Your dentist will extract the tooth under the effect of local anesthesia. If several infected teeth need to be removed at the same time, a general anesthesia may be required. After the tooth is removed, your dentist may suture and place a gauze pad to stop bleeding. A dental bridge or an implant is placed after the tooth is extracted. Do not delay, tooth extraction if gum disease is present, as it may lead to loss of more teeth due to the spread of the infection.

Tooth Extractions

Serious Malocclusion

Malocclusion is the technical term for teeth that don’t fit together correctly. Malocclusions not only affect the teeth, but also the appearance of the face. Most malocclusions are inherited; however some are due to acquired habits such as thumb sucking and tongue thrusting. The spacing left from an adult tooth being extracted or an early loss of a baby tooth can also contribute to a malocclusion.

Among various treatment options for malocclusion, tooth extraction is one useful option for treating crowding of teeth in adults and children. Your dentist extracts the teeth so that more space is created for the incoming teeth to help in proper teeth alignment. In children, either baby teeth or permanent teeth are extracted to make room for the teeth that are erupting. Tooth extraction can also help improve alignment of the upper and lower jaws in adults.

Tooth Extractions
Tooth Extractions

Wisdom Teeth Extraction

A wisdom tooth is extracted to correct an actual problem or to prevent problems that may come up in the future. When wisdom teeth come in, a number of problems can occur:

  • Your jaw may not be large enough to accommodate them, and they may become impacted and unable to break through your gums.
  • Your wisdom teeth may break partway through your gums, causing a flap of gum tissue to grow over them. Food and germs can become trapped under the flap and cause your gums to become red, swollen, and painful. These are signs of infection.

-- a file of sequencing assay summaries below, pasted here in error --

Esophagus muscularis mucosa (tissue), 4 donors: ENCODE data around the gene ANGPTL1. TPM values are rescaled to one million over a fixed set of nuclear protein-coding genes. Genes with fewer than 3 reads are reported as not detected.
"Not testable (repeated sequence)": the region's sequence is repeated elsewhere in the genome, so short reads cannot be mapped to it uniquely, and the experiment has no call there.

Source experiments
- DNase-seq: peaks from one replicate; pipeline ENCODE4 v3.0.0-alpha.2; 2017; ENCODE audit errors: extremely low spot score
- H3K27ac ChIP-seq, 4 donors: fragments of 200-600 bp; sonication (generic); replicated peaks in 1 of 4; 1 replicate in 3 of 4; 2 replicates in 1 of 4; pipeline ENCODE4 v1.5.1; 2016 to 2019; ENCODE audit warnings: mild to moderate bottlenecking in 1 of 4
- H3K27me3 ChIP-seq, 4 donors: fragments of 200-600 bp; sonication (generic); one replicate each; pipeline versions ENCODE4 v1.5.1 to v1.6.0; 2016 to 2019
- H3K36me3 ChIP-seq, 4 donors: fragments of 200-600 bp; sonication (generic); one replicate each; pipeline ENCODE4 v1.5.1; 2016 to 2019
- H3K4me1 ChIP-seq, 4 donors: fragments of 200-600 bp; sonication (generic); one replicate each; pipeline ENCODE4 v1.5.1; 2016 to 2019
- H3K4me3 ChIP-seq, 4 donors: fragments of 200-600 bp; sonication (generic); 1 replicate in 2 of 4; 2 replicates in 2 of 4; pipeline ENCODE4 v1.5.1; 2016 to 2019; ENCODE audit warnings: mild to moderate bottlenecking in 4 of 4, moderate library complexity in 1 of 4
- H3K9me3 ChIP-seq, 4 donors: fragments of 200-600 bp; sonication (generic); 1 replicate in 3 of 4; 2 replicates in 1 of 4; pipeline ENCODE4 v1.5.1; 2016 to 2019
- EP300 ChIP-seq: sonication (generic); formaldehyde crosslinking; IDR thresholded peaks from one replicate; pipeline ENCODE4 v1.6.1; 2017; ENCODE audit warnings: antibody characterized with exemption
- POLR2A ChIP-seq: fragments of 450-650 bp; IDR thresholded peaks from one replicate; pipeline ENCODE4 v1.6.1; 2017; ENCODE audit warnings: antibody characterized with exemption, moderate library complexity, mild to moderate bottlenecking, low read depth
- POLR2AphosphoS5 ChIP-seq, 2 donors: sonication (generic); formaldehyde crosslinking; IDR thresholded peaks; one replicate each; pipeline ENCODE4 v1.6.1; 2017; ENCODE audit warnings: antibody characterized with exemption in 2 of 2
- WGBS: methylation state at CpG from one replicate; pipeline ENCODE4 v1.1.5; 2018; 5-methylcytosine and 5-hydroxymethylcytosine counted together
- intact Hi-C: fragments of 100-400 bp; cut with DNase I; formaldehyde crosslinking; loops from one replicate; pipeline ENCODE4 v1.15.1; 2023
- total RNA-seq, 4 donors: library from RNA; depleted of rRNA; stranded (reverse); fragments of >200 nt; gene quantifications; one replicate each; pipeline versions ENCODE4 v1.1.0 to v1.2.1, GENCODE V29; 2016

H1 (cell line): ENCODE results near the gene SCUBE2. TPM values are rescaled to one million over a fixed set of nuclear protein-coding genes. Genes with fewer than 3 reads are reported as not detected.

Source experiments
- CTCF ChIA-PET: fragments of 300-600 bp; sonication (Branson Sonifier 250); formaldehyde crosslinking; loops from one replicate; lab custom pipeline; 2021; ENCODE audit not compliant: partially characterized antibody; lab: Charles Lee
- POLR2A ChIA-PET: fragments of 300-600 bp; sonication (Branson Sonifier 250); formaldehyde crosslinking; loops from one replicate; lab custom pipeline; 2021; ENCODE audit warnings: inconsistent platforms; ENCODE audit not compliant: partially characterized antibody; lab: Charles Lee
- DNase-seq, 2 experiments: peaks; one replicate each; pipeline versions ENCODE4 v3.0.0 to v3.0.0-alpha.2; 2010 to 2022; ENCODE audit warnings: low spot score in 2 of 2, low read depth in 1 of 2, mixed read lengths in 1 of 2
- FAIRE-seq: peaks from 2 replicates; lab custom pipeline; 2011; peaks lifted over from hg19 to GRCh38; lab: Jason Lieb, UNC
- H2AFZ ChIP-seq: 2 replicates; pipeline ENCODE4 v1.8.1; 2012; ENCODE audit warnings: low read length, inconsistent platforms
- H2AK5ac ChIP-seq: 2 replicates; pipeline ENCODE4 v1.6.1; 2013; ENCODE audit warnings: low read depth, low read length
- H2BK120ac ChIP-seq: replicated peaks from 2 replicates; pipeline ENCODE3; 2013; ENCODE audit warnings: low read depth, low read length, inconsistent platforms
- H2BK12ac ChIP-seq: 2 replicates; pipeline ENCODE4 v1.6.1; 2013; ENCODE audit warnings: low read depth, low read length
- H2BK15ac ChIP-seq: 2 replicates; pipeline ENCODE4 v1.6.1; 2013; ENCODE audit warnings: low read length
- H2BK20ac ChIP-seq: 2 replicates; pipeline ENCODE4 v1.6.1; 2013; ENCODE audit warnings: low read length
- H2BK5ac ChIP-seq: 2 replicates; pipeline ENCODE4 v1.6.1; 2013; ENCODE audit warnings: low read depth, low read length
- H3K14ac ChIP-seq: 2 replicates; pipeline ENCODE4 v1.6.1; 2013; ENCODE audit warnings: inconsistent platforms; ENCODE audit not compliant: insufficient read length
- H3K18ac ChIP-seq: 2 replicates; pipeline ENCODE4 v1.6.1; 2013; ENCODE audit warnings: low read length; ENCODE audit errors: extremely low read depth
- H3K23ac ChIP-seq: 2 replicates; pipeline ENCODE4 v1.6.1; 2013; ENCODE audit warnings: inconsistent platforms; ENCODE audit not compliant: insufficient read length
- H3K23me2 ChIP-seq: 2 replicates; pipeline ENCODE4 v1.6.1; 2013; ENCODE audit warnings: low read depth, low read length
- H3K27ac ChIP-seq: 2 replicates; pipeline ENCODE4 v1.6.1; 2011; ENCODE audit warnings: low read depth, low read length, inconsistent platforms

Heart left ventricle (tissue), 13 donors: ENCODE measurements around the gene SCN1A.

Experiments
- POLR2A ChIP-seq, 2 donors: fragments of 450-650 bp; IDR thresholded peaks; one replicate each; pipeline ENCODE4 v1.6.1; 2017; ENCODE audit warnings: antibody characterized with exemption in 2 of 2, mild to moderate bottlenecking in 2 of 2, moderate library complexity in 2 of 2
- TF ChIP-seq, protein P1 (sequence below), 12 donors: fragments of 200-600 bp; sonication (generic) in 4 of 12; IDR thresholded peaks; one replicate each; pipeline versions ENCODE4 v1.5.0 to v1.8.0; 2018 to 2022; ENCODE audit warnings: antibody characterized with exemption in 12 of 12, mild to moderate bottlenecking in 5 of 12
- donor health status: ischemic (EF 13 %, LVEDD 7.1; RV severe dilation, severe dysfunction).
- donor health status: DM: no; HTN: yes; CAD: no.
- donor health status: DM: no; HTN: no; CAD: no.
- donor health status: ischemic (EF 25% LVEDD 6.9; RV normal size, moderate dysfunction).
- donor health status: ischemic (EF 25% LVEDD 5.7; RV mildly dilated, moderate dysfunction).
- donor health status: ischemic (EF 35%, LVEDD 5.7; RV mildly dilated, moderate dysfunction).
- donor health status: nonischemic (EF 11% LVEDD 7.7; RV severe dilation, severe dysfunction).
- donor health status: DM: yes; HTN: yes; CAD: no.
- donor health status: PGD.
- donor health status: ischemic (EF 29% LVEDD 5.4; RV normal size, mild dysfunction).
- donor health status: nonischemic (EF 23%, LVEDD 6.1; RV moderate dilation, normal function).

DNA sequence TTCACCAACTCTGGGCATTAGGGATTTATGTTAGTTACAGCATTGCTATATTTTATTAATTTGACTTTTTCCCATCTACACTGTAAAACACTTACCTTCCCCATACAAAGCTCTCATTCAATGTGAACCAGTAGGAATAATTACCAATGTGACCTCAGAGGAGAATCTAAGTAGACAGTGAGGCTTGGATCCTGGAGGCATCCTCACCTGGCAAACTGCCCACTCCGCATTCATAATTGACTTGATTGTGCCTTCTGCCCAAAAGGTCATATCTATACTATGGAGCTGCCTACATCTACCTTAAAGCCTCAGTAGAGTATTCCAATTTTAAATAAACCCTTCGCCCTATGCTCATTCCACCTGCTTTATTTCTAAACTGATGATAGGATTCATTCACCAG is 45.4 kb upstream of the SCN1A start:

• More serious problems can develop from impacted teeth, such as infection, damage to other teeth and bone, or the development of a cyst.
  • One or more of your wisdom teeth may come in at an awkward angle, with the top of the tooth facing forward, backward, or to either side.

 

Wisdom tooth removal usually is effective in preventing:

  • Crowding of the back teeth.
  • A wisdom tooth becoming stuck in the jaw (impacted) and never breaking through the gums.
  • Red, swollen, and painful gums caused by a flap of skin around a wisdom tooth that has only partially come in.
  • Gum disease and tooth decay in the wisdom tooth, which may be harder to clean than other teeth, or in the teeth and jaw in the area of the wisdom tooth.

What to Expect After Extraction

Immediately after your tooth is extracted, the socket will be covered with sterile gauze; gentle pressure will be applied for 10-20 minutes to control any bleeding. Small sutures (stitches) might also be used for this purpose. It’s normal to experience some mild to moderate post-operative discomfort and/or swelling. Taking non-steroidal, anti-inflammatory drugs such as ibuprofen and/or aspirin the day of surgery should control most symptoms. Antibiotics may also be prescribed to ensure infection-free healing. Using ice packs on the outside of your jaw, and eating softer foods until you feel more comfortable can also be helpful. Within a few days, all should be back to normal.